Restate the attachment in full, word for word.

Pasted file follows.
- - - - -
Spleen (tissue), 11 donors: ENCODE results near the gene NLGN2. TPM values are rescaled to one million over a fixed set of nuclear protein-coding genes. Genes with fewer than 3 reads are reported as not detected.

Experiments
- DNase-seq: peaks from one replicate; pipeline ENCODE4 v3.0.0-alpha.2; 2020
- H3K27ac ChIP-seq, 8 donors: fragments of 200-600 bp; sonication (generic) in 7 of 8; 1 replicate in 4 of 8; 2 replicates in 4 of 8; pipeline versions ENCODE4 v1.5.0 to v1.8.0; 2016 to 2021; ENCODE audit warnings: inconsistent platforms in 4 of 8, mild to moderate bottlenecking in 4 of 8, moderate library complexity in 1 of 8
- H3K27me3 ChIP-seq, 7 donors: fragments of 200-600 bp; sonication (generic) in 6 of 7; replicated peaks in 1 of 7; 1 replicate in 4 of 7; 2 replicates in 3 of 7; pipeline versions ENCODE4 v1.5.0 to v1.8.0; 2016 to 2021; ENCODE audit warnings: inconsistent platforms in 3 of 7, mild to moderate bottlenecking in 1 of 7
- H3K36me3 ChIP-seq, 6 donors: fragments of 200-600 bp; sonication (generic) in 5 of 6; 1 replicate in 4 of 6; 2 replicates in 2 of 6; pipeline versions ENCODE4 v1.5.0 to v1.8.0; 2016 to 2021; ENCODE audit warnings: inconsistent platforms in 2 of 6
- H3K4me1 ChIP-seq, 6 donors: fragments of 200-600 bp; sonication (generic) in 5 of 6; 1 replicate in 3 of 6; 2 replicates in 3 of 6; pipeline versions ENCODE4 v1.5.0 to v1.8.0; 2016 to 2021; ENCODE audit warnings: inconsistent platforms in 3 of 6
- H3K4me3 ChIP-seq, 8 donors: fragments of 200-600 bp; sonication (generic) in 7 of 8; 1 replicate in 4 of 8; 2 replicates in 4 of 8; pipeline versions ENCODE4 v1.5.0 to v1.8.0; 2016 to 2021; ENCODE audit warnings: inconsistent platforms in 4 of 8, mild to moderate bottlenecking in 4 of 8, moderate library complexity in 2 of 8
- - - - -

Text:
Spleen (tissue), 11 donors: ENCODE results near the gene NLGN2. TPM values are rescaled to one million over a fixed set of nuclear protein-coding genes. Genes with fewer than 3 reads are reported as not detected.

Experiments
- DNase-seq: peaks from one replicate; pipeline ENCODE4 v3.0.0-alpha.2; 2020
- H3K27ac ChIP-seq, 8 donors: fragments of 200-600 bp; sonication (generic) in 7 of 8; 1 replicate in 4 of 8; 2 replicates in 4 of 8; pipeline versions ENCODE4 v1.5.0 to v1.8.0; 2016 to 2021; ENCODE audit warnings: inconsistent platforms in 4 of 8, mild to moderate bottlenecking in 4 of 8, moderate library complexity in 1 of 8
- H3K27me3 ChIP-seq, 7 donors: fragments of 200-600 bp; sonication (generic) in 6 of 7; replicated peaks in 1 of 7; 1 replicate in 4 of 7; 2 replicates in 3 of 7; pipeline versions ENCODE4 v1.5.0 to v1.8.0; 2016 to 2021; ENCODE audit warnings: inconsistent platforms in 3 of 7, mild to moderate bottlenecking in 1 of 7
- H3K36me3 ChIP-seq, 6 donors: fragments of 200-600 bp; sonication (generic) in 5 of 6; 1 replicate in 4 of 6; 2 replicates in 2 of 6; pipeline versions ENCODE4 v1.5.0 to v1.8.0; 2016 to 2021; ENCODE audit warnings: inconsistent platforms in 2 of 6
- H3K4me1 ChIP-seq, 6 donors: fragments of 200-600 bp; sonication (generic) in 5 of 6; 1 replicate in 3 of 6; 2 replicates in 3 of 6; pipeline versions ENCODE4 v1.5.0 to v1.8.0; 2016 to 2021; ENCODE audit warnings: inconsistent platforms in 3 of 6
- H3K4me3 ChIP-seq, 8 donors: fragments of 200-600 bp; sonication (generic) in 7 of 8; 1 replicate in 4 of 8; 2 replicates in 4 of 8; pipeline versions ENCODE4 v1.5.0 to v1.8.0; 2016 to 2021; ENCODE audit warnings: inconsistent platforms in 4 of 8, mild to moderate bottlenecking in 4 of 8, moderate library complexity in 2 of 8